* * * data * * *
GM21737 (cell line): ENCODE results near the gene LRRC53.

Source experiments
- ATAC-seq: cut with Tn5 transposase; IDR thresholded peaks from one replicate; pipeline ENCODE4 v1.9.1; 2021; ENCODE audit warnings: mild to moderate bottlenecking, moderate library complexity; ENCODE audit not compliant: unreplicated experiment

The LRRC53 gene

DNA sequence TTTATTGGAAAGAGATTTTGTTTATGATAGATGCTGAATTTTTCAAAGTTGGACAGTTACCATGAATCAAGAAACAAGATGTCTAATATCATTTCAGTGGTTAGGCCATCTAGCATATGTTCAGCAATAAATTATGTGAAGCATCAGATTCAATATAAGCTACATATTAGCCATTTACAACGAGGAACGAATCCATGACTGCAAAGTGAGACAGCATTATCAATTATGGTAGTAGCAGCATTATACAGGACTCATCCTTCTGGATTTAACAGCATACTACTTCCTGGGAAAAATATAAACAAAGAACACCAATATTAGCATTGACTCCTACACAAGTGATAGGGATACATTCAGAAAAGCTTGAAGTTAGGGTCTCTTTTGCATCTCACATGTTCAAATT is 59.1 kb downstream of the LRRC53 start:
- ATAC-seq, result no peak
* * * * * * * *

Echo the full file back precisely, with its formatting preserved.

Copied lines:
GM21737 (cell line): ENCODE results near the gene LRRC53.

Source experiments
- ATAC-seq: cut with Tn5 transposase; IDR thresholded peaks from one replicate; pipeline ENCODE4 v1.9.1; 2021; ENCODE audit warnings: mild to moderate bottlenecking, moderate library complexity; ENCODE audit not compliant: unreplicated experiment

The LRRC53 gene

DNA sequence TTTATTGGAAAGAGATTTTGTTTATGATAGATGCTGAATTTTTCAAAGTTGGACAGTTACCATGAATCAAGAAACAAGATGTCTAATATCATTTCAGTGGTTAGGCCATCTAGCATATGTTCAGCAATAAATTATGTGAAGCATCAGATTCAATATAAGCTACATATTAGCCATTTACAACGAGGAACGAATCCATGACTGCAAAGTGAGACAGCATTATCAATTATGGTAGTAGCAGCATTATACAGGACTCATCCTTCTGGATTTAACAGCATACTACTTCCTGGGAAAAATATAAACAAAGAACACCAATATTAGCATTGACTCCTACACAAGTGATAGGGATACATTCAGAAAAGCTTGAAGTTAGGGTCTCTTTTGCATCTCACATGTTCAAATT is 59.1 kb downstream of the LRRC53 start:
- ATAC-seq, result no peak